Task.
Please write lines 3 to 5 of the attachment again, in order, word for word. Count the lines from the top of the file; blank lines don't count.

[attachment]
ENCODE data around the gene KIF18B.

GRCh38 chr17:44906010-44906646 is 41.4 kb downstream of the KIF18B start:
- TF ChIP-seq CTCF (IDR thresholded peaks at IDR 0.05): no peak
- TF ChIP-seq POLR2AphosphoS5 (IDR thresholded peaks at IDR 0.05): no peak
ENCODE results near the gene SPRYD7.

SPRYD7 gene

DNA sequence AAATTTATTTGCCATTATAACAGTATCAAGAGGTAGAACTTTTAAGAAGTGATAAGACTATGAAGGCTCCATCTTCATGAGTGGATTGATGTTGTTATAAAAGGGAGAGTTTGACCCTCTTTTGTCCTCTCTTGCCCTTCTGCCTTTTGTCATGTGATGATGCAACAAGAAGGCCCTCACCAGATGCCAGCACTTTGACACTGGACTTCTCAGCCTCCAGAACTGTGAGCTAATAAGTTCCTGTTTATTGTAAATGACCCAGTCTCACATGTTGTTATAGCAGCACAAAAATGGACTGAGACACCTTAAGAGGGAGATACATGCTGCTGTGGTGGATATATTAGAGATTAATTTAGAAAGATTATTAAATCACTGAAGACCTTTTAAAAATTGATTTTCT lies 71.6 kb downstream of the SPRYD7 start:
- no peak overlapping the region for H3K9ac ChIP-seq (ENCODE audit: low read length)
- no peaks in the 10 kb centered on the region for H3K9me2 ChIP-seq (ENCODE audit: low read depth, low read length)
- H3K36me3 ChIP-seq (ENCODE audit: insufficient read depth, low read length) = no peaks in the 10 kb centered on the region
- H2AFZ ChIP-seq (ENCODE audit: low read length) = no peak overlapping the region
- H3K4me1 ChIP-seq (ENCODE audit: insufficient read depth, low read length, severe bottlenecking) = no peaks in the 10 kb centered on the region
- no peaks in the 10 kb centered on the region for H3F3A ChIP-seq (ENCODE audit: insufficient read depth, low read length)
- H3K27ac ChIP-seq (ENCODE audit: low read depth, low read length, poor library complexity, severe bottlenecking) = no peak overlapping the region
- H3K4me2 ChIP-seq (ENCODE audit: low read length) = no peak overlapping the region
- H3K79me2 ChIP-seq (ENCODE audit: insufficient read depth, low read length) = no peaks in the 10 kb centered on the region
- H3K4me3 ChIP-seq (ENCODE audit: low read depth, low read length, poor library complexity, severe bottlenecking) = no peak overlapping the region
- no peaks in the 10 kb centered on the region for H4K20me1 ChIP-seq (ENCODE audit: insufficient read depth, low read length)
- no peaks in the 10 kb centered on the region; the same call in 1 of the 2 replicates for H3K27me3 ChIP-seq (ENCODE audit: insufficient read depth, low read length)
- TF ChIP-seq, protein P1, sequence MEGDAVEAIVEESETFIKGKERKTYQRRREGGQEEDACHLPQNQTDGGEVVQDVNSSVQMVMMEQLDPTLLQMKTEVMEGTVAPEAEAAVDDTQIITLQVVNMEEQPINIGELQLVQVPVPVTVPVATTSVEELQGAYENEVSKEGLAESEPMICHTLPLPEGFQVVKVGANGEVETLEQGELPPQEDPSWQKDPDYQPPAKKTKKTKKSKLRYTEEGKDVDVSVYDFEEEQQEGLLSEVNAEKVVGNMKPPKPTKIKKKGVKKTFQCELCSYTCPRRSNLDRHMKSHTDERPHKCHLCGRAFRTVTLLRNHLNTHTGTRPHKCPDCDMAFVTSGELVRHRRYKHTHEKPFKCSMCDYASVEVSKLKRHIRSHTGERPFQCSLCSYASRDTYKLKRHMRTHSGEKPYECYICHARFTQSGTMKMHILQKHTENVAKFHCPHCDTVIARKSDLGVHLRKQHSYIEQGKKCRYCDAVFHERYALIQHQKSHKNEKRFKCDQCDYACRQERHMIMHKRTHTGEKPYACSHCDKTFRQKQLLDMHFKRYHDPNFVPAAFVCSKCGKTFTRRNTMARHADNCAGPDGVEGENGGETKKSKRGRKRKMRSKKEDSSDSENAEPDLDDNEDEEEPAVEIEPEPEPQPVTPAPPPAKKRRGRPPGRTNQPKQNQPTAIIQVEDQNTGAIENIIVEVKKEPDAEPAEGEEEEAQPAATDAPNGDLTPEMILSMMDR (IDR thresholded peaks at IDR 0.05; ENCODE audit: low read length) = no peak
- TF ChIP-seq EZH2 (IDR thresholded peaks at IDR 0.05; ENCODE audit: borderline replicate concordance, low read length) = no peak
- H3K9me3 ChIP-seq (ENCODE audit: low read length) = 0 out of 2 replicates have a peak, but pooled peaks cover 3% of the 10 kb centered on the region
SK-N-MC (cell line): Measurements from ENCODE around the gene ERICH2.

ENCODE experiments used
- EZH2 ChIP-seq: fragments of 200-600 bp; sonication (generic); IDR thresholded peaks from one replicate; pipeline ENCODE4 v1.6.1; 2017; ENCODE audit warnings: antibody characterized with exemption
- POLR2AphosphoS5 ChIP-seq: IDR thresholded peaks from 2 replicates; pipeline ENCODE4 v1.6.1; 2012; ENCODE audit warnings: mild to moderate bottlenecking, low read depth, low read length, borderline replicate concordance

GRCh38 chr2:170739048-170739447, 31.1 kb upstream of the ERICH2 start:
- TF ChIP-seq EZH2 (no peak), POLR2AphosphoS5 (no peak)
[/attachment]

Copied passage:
- TF ChIP-seq CTCF (IDR thresholded peaks at IDR 0.05): no peak
- TF ChIP-seq POLR2AphosphoS5 (IDR thresholded peaks at IDR 0.05): no peak
ENCODE results near the gene SPRYD7.